Hypersonic Test Vehicle (HTV) 2

The United States intent to deploy a new Conventional Prompt Global Strike (CPGS). This short paper assesses the chief challenges the United States faces in allaying Russian concerns about about CPGS deployments.


Besides threats to effectiveness, the multilateral export control system for nuclear weapons faces a separate challenge of political will and legitimacy.


Ben Coetzee reminds "that the proliferation of Small Arms and Light Weapons were left unchecked and unregulated until it reached a point where it is costing the world billions of dollars to mitigate the damage caused by these weapons."


The global system of nuclear security has many gaps and weaknesses. Des Browne points out why Russia is a key player and what needs to be concentrated on at the Nuclear Security Summit in the Netherlands in 2014.


"At its simplest, evolution in this field seems to be responsive to two sets of forces in the environment: the economics of fear and the economics of economics."


"At the heart of the problem is the existence of two competing logics for how arms control discussions in the Middle East should proceed: immediate focus on the elimination of Israel’s assumed nuclear weapons (Egypt’s view), or dealing first with the very problematic context of inter-state relations in the Middle East, creating essential channels of communication and dialogue, and establishing a basis of mutual confidence and trust (Israel’s view)."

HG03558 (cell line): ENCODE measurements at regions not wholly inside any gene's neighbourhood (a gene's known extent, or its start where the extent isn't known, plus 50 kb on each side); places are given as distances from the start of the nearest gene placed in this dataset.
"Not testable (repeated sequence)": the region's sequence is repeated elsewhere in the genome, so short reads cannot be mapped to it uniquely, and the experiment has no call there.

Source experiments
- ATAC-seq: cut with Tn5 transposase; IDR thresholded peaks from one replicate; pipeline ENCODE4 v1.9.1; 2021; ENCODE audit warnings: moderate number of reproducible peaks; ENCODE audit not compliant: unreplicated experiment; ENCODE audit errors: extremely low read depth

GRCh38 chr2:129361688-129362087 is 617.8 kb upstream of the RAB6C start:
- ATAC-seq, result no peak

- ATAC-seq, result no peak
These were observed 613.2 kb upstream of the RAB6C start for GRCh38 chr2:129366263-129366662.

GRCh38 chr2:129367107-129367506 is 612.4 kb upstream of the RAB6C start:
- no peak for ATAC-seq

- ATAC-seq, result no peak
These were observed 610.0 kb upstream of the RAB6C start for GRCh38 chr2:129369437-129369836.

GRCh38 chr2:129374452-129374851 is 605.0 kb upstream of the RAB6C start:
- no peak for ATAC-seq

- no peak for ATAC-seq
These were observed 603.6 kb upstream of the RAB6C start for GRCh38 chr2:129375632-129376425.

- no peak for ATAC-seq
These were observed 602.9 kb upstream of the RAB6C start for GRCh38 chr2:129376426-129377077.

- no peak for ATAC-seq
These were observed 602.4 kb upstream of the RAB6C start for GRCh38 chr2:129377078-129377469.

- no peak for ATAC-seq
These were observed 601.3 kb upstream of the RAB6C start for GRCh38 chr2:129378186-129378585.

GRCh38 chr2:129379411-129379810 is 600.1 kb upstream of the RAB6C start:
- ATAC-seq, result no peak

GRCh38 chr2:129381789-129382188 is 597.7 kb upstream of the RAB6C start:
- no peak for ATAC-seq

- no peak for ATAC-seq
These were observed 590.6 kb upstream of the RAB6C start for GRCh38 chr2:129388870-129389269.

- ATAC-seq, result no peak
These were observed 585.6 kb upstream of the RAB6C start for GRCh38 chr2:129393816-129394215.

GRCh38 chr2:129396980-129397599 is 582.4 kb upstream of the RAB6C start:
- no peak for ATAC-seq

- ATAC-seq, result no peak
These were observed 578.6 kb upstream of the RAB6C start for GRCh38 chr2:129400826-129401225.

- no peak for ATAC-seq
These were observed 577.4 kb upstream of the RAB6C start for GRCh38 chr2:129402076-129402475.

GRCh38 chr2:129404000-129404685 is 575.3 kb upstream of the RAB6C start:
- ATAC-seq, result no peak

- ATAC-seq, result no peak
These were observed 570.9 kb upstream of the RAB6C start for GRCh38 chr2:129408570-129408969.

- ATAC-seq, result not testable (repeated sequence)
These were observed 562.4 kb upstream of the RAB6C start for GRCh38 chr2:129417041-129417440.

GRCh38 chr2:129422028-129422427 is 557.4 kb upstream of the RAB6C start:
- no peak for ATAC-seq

"In May 2010, the 189 members of the Review Conference to the Treaty on the Non-Proliferation of Nuclear Weapons endorsed holding a Middle East Conference (MEC) in 2012 whose aim would be to create a zone in the Middle East 'free of nuclear weapons and all other weapons of destruction' (WMD)."

Node is lost

Conference Videos

Focus on G20 in Germany


July 2017: G20 summit in Hamburg, Germany. Find everything you need to know about the G20: Infographics, in-depth analyses and facts about the Group of 20.

International Politics

After the end of the cold war foreign and security policies have been subject to rapid change. This development has been further accelerated after September 11. Traditional security policies such as deterrence and containment have been replaced by risk prevention, crisis intervention, and preemptive policy measures. Increasingly questions of foreign, security, and developmental policy have become intertwined. The debates surrounding the war on Iraq have brought to the surface tensions between the USA and Europe – as well as within Europe itself. Against this background we would like to continue the debates on the future of transatlantic relations - and this against the background of new security policy risks, crisis prevention, and preemptive policies.


Jan 26
Thursday 26th January, 2017 | Lillian Towers | 4.00 pm to 6.30 pm | Free Entry
Jan 29
"Zionist Israel and the Question of Palestine: Jewish Statehood and History of the Middle East Conflict ”
Feb 16
How to oppose the new German population policies?